• A performing arts center that is part of a university in my town has put up a banner advertising upcoming performances. Jackson Browne, Emmy Lou Harris, and Liza Minnelli. The pictures on the banner were each from the 1970s heydays of the different artists instead of current pictures.
  • As I was walking into the grocery store the other day I saw a gang of street toughs on bicycles hassling a man walking into the store. Each of the ruffians inexplicably was carrying a plastic bag containing aquarium fish.
  • I have reason to believe that my last church "shared" my personal information with several companies. If true, I think this is definitely sketchy behavior that marks a breach of trust.
  • When folks move into a new township, that information is often made available in a public forum. Sales folks pounce on these lists and immediately start sending mailings out to you. When I moved into my new place several years back, my name must have been typed into the "system" incorrectly. I still regularly receive mail with my first name listed as Dandyl.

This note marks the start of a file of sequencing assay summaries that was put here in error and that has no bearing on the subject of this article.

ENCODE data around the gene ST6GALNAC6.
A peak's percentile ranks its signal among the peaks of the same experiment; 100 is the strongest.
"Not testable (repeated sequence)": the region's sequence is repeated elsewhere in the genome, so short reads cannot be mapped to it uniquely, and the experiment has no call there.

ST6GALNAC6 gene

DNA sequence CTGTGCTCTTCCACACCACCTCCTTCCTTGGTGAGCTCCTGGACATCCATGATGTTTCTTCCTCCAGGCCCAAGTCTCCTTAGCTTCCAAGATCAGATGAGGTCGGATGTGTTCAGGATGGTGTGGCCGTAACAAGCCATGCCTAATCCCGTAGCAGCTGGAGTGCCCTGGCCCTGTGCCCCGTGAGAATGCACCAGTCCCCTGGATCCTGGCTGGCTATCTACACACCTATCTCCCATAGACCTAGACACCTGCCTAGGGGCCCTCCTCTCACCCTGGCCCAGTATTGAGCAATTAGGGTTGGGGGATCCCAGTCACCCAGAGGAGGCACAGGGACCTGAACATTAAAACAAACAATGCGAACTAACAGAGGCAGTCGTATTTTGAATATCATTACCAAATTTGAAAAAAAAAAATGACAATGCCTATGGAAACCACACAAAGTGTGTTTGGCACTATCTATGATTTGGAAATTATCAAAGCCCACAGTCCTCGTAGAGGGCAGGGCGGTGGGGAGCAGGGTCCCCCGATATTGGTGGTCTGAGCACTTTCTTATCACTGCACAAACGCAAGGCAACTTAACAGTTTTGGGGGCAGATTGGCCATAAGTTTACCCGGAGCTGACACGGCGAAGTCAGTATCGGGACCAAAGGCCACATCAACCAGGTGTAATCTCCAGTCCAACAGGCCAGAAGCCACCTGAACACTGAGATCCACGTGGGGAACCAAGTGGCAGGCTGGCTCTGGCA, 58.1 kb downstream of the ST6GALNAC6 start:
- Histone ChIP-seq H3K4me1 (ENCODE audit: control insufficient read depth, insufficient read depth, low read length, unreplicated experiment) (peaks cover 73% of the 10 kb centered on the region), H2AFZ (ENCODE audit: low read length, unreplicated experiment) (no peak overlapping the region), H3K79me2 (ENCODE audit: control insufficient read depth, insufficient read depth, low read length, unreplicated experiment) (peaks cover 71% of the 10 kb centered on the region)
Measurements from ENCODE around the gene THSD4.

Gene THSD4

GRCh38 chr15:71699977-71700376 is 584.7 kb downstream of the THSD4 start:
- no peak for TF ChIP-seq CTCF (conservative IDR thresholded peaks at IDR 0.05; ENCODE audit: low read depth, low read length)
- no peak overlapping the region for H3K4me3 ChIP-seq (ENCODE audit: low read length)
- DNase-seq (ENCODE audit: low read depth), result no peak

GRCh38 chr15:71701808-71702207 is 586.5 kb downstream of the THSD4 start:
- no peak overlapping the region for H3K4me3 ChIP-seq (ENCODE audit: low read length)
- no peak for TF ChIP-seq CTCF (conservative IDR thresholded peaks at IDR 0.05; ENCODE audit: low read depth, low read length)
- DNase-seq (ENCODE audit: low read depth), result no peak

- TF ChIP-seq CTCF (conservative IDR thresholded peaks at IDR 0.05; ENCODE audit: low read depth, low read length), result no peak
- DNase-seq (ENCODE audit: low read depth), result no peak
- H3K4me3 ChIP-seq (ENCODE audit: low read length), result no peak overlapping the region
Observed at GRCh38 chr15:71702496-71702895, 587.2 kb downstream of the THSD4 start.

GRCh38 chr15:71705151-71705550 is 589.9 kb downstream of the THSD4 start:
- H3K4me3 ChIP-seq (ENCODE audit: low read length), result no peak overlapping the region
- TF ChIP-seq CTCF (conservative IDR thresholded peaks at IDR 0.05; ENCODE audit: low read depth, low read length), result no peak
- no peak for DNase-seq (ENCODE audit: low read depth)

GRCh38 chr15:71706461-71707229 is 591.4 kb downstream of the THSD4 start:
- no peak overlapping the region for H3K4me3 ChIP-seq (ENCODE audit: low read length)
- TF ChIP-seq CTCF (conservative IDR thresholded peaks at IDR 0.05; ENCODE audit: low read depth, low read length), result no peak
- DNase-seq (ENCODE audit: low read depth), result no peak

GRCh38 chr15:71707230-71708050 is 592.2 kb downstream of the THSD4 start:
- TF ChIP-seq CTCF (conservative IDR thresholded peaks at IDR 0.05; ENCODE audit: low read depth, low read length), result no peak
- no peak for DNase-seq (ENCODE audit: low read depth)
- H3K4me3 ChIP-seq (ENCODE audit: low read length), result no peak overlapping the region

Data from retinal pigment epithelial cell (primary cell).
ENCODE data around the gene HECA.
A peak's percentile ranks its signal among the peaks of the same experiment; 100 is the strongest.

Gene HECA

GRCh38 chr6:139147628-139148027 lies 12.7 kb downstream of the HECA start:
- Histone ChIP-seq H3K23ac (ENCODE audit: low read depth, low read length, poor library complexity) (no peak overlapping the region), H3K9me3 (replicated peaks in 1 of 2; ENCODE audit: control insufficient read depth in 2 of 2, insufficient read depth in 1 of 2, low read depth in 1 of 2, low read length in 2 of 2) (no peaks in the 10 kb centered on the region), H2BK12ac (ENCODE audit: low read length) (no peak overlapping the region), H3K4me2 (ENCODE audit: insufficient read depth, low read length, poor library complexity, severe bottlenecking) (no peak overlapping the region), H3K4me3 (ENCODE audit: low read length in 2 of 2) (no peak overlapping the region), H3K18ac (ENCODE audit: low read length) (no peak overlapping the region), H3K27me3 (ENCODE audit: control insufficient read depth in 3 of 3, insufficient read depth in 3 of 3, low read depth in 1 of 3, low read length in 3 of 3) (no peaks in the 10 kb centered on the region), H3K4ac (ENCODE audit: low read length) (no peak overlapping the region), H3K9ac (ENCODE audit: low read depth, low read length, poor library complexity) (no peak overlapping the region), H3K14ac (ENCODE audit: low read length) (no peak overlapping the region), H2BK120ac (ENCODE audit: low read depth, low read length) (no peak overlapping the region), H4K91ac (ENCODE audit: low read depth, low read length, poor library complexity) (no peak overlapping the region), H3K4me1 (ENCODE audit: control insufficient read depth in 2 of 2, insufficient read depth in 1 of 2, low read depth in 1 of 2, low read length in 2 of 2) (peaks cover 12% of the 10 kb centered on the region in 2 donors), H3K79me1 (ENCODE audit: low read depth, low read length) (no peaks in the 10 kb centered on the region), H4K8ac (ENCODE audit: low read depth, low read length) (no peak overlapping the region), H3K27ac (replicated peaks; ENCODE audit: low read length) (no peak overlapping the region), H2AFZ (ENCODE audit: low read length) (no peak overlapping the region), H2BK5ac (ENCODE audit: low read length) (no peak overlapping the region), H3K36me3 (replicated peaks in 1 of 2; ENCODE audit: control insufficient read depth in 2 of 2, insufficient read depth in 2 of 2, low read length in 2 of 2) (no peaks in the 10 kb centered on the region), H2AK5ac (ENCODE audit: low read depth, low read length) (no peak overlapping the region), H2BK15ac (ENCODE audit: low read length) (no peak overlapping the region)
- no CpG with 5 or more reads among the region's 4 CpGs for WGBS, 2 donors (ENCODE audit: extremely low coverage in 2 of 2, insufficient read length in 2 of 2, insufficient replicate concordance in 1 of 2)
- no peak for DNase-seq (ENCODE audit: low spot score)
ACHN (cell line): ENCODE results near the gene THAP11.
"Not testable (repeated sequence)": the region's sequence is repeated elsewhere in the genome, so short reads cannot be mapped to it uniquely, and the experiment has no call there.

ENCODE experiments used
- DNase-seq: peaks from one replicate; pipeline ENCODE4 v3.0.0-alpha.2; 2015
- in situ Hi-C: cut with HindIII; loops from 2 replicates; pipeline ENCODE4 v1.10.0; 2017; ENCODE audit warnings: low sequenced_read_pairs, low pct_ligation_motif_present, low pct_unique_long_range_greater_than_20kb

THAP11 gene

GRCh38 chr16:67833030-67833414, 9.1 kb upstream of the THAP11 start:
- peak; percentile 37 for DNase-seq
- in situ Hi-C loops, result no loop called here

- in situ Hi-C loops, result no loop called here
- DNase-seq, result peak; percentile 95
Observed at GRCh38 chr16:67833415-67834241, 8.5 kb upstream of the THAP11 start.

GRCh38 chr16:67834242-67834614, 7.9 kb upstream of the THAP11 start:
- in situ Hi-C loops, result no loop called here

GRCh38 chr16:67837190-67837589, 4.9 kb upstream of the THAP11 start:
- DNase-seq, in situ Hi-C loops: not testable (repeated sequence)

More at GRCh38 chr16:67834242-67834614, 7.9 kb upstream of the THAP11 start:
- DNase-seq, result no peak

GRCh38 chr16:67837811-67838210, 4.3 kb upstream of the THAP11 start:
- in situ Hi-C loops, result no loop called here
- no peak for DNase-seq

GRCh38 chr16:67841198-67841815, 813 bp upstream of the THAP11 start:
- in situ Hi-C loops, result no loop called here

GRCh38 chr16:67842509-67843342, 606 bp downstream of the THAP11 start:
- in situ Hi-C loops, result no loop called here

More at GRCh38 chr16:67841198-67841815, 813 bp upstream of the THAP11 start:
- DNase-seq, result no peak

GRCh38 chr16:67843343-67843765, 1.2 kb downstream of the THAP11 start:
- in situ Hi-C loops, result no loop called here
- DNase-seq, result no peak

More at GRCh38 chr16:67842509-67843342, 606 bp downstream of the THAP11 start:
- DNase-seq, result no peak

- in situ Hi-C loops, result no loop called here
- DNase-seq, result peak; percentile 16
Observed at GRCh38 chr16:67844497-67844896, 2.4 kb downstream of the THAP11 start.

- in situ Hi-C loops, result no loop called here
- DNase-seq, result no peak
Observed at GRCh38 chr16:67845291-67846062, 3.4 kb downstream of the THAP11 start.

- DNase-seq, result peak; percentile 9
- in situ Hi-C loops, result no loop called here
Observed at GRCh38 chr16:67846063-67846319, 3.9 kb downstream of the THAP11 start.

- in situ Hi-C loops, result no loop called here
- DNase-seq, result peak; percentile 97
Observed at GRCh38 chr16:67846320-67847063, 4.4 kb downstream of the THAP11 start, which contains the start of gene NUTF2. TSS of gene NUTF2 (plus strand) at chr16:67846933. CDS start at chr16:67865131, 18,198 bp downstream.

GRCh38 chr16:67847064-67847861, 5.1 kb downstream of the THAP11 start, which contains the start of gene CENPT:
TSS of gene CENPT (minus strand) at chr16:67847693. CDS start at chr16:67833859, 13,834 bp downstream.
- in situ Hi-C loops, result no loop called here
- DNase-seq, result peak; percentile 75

Wednesday, October 24, 2012


There was a girl in my high school class who was not at all popular. Awkward, overweight, and physically unattractive. She was too often the butt of jokes and derision, particularly from the girls in the popular clique. To make matters worse for her, her father was a teacher at the school who was kind of an older, only slightly less awkward version of her. One day the girl had a brain aneurysm in the middle of class right in front of everyone. In a flash of scraping desk chairs and a flurry of loose-leaf paper that brought her one last volley of negative looks, she fell dead to the tiled floor.

The next day we had a school assembly, called by the principal, to help the healing process of the entire student body. I remember sitting in the gymnasium bleachers a couple of rows below the huddle of the popular girls. This same group who had been the leaders in deriding the dead girl and talking down to her and making her feel like crap on a regular basis, was sitting there just crying and sobbing. Tears of mascara streaking uninhibited down their young faces.